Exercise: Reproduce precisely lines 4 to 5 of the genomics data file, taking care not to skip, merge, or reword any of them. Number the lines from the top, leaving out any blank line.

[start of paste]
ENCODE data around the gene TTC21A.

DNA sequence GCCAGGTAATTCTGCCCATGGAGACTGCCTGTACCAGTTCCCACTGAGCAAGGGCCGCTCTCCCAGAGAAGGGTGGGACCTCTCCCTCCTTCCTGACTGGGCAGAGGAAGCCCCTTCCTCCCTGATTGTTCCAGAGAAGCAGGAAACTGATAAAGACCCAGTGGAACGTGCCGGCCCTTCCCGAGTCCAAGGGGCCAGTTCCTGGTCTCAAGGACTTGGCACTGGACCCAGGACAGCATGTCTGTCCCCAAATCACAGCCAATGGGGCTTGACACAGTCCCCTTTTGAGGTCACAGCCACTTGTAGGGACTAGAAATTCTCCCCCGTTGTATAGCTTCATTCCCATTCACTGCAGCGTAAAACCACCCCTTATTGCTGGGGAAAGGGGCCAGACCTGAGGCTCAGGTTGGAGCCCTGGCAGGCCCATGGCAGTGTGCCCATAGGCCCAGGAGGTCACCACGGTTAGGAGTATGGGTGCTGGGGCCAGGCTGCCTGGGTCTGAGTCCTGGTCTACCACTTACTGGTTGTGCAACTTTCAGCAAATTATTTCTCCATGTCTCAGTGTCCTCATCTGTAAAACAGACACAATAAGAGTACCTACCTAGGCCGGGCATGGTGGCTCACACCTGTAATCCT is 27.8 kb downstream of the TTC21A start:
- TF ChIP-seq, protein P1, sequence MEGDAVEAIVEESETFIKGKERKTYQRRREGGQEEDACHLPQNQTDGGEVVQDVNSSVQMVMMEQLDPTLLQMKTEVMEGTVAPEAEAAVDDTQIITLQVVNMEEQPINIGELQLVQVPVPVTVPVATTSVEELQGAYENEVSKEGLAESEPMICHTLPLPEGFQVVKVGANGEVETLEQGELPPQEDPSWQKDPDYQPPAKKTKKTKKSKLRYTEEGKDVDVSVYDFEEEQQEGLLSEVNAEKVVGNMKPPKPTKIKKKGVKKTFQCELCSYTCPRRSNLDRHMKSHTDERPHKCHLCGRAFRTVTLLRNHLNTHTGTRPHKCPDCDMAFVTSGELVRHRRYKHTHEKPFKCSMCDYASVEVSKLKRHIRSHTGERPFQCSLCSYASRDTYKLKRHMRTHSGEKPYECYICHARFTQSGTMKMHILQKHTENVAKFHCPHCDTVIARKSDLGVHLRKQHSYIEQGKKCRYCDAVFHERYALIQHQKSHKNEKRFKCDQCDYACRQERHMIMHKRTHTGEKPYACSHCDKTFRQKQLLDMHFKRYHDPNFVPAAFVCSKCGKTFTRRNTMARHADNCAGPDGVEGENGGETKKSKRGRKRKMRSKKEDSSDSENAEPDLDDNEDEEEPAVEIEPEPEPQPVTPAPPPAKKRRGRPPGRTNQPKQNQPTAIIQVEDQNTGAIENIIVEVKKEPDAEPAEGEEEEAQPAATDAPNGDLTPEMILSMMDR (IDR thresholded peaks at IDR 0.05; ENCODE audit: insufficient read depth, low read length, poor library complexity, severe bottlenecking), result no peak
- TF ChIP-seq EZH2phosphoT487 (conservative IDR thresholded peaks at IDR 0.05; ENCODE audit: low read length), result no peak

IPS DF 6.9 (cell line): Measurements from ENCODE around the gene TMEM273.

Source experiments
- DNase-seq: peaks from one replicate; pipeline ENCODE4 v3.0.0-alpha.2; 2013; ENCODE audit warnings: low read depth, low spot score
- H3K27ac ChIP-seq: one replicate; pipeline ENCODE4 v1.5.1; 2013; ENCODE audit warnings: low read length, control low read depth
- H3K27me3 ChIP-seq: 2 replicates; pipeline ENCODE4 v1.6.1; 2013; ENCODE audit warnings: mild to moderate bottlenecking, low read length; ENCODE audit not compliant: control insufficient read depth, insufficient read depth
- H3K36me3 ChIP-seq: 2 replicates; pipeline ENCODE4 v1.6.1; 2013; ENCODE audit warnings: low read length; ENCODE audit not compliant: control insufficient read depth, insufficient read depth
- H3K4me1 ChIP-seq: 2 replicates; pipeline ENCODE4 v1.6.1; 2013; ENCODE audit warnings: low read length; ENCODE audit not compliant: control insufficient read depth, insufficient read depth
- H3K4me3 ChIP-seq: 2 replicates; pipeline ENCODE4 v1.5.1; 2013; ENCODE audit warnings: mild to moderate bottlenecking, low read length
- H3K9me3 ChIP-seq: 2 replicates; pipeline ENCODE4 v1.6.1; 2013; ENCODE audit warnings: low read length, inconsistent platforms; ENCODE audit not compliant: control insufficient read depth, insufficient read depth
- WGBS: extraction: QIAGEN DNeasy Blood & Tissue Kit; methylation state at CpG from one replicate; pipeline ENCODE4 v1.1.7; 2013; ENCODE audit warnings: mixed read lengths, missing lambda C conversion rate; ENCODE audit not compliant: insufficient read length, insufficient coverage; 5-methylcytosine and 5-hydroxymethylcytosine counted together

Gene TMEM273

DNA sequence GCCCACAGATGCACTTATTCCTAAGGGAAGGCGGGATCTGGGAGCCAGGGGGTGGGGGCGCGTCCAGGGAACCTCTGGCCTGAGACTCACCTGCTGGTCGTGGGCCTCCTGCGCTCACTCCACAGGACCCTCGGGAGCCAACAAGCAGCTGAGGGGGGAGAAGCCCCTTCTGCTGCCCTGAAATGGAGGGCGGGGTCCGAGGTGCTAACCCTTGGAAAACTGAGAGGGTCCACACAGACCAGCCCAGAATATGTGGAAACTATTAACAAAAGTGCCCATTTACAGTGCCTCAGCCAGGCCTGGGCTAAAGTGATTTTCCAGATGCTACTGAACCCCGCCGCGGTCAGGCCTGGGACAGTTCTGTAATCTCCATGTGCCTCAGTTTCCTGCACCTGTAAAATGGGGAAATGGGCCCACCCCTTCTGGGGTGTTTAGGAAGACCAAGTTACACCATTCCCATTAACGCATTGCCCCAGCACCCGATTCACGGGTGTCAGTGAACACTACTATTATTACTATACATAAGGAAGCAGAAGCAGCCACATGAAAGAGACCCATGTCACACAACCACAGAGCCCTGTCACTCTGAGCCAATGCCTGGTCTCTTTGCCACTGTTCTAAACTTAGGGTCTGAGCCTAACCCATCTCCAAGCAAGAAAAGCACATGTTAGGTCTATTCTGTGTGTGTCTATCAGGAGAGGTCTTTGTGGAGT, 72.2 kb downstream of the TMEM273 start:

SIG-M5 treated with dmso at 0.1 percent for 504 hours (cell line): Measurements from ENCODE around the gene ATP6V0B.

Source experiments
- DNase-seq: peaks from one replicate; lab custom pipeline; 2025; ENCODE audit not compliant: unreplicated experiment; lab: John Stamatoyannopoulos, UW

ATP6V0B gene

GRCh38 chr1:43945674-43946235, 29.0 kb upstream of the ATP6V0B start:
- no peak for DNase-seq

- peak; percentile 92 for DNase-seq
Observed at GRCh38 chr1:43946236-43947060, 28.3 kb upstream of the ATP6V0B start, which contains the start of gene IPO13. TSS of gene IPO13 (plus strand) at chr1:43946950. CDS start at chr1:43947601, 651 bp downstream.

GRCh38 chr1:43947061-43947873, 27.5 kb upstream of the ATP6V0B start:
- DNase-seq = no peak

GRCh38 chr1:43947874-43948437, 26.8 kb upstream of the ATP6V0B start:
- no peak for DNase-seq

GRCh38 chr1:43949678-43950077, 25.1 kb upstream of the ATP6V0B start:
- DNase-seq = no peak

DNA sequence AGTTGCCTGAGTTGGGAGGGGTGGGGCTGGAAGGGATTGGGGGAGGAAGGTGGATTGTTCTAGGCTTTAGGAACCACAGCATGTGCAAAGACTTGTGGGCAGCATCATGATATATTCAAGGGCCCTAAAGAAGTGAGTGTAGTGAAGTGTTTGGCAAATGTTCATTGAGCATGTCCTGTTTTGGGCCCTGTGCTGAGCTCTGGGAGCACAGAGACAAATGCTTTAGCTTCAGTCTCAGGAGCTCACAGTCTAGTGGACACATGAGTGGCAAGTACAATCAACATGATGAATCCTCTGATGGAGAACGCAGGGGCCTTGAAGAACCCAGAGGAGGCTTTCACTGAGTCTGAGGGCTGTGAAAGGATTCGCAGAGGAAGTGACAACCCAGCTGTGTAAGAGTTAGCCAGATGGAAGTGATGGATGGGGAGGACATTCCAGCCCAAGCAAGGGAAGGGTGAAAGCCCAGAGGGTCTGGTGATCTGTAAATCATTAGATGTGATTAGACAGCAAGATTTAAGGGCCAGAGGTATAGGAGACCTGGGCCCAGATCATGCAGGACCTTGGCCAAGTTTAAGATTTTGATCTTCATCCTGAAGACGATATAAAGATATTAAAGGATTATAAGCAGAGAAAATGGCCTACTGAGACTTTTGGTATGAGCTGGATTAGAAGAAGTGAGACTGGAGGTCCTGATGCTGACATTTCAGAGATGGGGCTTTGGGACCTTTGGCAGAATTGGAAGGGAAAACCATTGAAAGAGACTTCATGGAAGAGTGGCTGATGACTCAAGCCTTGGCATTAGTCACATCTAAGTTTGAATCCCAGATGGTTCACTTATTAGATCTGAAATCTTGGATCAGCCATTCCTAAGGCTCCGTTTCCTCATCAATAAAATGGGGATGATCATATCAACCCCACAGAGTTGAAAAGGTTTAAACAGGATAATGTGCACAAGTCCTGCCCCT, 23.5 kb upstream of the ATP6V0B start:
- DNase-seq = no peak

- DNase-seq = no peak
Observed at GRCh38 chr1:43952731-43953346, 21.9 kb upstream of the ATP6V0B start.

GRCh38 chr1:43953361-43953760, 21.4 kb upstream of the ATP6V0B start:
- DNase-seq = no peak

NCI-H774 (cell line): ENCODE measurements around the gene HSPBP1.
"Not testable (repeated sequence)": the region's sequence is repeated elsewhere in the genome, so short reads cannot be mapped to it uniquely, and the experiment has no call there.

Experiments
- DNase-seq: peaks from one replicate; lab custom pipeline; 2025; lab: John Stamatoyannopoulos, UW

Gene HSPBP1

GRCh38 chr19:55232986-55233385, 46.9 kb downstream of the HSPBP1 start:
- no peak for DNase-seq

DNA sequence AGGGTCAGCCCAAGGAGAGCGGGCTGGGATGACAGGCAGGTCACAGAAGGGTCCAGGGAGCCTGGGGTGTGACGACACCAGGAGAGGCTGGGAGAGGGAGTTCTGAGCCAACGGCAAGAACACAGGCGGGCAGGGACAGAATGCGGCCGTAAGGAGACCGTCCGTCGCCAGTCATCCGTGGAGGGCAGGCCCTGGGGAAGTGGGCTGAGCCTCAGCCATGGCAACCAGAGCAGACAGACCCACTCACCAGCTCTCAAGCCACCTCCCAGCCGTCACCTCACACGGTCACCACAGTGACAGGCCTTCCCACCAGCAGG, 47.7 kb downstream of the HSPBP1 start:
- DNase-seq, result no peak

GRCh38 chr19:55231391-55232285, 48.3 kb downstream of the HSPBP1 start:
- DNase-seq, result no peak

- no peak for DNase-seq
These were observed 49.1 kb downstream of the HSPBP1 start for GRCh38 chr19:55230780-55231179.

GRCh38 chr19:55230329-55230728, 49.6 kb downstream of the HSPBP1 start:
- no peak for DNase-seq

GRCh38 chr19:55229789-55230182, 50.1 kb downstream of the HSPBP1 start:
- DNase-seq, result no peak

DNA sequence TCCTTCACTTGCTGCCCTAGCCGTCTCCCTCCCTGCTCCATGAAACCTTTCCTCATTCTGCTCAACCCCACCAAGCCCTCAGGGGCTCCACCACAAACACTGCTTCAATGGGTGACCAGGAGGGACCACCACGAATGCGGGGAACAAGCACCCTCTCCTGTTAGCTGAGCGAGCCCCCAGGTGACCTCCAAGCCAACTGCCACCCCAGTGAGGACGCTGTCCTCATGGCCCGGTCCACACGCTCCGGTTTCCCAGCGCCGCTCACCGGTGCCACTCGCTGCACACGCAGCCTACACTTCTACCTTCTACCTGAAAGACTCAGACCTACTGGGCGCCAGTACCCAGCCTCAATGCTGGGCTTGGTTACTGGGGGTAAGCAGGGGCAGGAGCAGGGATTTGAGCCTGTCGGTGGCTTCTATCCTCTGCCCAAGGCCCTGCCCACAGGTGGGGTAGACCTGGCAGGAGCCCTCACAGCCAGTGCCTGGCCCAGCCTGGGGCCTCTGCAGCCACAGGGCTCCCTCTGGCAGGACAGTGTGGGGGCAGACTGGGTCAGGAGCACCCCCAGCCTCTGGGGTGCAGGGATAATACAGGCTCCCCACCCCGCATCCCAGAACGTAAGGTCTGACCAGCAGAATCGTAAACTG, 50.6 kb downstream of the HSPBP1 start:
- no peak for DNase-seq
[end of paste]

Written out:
- TF ChIP-seq EZH2phosphoT487 (conservative IDR thresholded peaks at IDR 0.05; ENCODE audit: low read length), result no peak

IPS DF 6.9 (cell line): Measurements from ENCODE around the gene TMEM273.